Location: Cool and Cold Water Aquaculture ResearchTitle: Genetic improvement of disease resistance through selective breeding: Overview of concepts, considerations, and limitations
Submitted to: American Fisheries Society Annual Meeting
Publication Type: Abstract Only
Publication Acceptance Date: 3/25/2018
Publication Date: 5/25/2018
Citation: Leeds, T.D., Wiens, G.D. 2018. Genetic improvement of disease resistance through selective breeding: Overview of concepts, considerations, and limitations [abstract]. American Fisheries Society Annual Meeting. P-80-1.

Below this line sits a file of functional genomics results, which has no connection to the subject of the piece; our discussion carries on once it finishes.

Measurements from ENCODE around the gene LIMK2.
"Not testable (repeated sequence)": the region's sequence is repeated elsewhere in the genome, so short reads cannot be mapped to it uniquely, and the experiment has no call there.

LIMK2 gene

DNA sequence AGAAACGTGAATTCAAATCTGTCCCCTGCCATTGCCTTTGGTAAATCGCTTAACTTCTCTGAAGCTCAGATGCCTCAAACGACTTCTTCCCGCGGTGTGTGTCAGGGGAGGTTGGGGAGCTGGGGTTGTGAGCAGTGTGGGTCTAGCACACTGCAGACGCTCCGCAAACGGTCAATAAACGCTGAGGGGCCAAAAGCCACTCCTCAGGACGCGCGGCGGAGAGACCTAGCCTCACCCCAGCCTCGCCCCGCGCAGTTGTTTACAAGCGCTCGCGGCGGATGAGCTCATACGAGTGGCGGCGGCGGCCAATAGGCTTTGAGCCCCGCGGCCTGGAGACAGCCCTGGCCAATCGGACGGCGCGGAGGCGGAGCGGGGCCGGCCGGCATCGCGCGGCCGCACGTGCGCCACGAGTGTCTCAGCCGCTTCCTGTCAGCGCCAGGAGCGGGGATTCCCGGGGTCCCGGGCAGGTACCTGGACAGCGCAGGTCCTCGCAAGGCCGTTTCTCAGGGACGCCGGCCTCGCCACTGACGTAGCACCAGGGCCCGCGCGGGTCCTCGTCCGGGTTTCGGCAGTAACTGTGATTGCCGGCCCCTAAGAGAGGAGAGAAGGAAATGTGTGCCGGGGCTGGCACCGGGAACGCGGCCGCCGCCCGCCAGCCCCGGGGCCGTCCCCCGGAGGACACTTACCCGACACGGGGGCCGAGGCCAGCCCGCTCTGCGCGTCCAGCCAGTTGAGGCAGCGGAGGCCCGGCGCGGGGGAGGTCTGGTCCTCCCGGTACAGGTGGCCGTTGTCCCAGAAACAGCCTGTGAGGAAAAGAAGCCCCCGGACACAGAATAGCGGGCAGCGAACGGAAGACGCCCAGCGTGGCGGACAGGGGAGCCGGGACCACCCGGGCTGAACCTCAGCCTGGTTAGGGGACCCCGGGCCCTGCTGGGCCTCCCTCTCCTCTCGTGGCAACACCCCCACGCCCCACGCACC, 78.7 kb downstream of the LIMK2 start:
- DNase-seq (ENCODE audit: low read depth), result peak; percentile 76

Technical Abstract: Bacterial cold water disease (BCWD) is a frequent cause of mortality in farmed rainbow trout, and producers have historically had limited options to manage the disease. With mounting evidence that BCWD resistance is heritable, scientists at the National Center for Cool and Cold Water Aquaculture established a closed, specific-pathogen-free resource population and began a family-based selective breeding program to improve innate resistance to Flavobacterium psychrophilum, the etiological agent of BCWD. Critical to the success of the program were: 1) development of a high-throughput, standardized disease challenge model; 2) maintenance of a large, fully-pedigreed population; and 3) development and maintenance of contemporary susceptible and randomly-mated control lines for reference. After five generations of selective breeding (10 years), survival of the selected line (ARS-Fp-R) in the standard challenge model increased by 60 percentage points (~12 percentage points per generation) compared to the contemporary reference lines. In farm trials to date with confirmed exposure to F. psychrophilum, the ARS-Fp-R line has demonstrated increased survival and decreased pathogen load compared to the contemporary reference lines and resident populations. The improved resistance in the ARS-Fp-R line was also maintained following triploidization. ARS-Fp-R germplasm has been released to U.S. stakeholders for commercial propagation. The divergently-selected lines developed as part of the breeding program have served as important resources for scientists to elucidate mechanisms of host resistance, pathogen virulence, and host × pathogen interactions. Recent efforts using genomic and bioinformatic technologies to predict the genetic merit of disease resistance in naïve fish suggest that rates of genetic improvement can be increased considerably compared to family-based selection. Selective breeding is an effective tool that can be used in combination with vaccination strategies and best management/biosecurity practices to control disease in aquaculture.